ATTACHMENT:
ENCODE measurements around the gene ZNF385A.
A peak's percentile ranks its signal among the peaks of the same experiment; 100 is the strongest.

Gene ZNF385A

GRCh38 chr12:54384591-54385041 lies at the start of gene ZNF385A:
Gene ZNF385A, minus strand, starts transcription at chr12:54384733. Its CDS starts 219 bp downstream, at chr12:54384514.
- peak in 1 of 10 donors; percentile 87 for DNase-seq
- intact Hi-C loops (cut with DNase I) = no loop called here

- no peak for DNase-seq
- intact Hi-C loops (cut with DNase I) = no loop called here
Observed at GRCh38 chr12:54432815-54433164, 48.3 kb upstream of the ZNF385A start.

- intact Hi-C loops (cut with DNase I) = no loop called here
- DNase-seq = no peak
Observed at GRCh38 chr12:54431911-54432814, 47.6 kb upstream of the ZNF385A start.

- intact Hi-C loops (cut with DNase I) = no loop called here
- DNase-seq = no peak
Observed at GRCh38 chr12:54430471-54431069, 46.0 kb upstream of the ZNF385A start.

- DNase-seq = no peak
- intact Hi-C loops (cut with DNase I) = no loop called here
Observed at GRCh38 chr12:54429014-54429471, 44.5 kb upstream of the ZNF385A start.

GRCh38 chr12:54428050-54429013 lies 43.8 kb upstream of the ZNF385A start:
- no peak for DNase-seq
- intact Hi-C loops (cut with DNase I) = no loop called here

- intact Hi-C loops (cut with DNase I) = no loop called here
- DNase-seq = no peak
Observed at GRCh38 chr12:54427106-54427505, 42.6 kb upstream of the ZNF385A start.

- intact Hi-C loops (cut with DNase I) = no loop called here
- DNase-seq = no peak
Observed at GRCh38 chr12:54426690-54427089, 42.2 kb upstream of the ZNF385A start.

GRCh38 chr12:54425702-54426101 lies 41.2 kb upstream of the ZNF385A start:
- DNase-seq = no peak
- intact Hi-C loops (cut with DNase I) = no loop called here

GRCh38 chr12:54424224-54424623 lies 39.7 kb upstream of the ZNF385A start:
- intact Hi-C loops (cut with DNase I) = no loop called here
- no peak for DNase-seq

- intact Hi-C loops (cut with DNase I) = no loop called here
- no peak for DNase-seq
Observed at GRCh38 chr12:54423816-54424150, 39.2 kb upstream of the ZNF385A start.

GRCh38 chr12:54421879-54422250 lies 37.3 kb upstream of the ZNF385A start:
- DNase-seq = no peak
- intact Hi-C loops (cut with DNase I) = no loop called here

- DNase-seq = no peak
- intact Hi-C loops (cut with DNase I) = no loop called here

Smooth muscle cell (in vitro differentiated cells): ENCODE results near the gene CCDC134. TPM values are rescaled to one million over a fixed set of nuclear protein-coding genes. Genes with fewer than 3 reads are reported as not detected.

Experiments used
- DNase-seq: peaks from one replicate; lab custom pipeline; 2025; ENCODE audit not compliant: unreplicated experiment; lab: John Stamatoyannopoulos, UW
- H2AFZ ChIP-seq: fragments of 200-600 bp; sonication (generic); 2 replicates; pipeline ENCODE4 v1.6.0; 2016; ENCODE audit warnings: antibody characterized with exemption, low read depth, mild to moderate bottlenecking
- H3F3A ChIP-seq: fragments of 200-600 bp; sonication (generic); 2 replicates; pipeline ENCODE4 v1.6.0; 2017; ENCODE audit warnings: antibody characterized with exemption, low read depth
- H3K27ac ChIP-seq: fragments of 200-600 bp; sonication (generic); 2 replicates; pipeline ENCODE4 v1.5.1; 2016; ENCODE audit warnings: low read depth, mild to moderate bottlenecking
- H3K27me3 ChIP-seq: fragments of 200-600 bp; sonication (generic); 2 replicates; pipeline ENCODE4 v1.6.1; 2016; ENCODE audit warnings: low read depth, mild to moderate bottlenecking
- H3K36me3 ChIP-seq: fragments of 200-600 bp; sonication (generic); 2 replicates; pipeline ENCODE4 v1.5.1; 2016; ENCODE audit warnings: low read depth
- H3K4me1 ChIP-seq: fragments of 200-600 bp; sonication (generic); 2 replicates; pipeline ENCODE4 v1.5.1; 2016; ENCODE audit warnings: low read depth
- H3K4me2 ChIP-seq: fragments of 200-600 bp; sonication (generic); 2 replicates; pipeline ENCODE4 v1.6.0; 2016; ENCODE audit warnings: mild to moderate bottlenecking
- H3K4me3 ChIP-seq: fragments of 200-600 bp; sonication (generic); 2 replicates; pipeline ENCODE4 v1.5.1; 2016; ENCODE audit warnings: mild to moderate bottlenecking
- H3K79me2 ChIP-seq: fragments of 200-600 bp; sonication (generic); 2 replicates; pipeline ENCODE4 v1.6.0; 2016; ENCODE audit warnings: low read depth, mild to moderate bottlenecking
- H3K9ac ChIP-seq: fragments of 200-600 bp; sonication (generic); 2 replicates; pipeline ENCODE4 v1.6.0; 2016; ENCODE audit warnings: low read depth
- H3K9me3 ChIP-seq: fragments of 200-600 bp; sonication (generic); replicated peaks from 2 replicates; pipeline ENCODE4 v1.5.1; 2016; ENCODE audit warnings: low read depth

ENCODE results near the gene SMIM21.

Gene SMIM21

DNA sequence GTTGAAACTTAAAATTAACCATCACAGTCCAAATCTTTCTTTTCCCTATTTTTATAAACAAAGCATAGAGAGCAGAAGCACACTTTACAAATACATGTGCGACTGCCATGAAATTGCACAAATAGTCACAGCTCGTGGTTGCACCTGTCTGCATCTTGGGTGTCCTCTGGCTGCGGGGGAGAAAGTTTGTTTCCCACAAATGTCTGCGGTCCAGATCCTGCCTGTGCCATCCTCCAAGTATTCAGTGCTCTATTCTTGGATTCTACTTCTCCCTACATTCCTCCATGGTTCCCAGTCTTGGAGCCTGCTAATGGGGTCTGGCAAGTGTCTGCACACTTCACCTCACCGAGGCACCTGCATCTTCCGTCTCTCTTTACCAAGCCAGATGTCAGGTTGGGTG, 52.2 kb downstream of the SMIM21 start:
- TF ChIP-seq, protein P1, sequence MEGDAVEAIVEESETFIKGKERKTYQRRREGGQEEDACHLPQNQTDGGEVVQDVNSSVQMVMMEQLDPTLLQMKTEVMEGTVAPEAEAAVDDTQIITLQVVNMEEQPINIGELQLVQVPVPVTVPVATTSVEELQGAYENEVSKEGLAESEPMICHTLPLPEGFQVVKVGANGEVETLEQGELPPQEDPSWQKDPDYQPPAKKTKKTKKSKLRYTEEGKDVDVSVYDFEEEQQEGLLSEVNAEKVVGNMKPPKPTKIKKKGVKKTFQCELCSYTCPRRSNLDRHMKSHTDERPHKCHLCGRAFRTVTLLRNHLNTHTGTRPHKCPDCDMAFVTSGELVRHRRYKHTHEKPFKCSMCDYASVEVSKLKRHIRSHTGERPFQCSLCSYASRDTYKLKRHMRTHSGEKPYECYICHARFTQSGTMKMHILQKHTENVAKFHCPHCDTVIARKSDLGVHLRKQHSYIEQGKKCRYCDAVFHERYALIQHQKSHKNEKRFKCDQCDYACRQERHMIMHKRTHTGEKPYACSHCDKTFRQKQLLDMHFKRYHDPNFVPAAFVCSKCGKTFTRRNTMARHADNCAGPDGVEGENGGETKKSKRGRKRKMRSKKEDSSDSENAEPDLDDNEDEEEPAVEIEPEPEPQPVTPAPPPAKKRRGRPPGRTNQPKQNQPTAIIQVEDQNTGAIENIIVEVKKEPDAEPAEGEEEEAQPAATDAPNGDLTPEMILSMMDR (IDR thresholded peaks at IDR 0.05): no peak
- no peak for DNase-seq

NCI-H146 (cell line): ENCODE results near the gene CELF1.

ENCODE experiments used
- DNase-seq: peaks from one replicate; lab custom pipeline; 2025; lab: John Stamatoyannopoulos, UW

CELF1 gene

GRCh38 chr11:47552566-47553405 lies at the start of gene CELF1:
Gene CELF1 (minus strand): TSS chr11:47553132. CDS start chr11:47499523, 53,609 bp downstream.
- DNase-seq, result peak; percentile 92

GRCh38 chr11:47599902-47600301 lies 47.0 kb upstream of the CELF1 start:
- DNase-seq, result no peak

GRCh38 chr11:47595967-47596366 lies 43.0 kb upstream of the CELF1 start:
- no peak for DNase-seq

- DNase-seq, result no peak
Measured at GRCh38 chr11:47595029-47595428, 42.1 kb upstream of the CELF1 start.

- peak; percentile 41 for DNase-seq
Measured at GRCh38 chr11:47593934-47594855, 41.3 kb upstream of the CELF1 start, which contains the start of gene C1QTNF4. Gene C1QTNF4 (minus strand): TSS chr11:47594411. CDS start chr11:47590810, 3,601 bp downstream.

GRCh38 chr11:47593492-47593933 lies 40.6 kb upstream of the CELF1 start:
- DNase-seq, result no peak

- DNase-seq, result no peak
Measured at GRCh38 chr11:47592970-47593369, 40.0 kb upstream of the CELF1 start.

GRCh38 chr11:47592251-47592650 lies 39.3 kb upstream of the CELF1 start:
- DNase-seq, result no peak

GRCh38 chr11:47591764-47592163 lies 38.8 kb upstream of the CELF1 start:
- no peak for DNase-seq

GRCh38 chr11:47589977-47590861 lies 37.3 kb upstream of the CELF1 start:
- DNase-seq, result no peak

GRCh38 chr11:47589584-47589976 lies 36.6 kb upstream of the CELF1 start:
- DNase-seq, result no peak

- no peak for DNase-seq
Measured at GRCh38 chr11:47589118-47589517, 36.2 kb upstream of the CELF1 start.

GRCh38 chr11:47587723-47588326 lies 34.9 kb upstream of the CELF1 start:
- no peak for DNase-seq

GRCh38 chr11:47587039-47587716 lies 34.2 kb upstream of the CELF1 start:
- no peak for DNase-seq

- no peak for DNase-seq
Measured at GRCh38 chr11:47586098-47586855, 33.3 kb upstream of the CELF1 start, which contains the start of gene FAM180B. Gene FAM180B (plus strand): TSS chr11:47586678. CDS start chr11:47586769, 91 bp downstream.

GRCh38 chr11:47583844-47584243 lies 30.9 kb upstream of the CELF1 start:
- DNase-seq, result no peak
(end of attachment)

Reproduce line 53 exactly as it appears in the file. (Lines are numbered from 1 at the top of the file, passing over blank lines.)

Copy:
- H3K4me3 ChIP-seq: fragments of 200-600 bp; sonication (generic); 2 replicates; pipeline ENCODE4 v1.5.1; 2016; ENCODE audit warnings: mild to moderate bottlenecking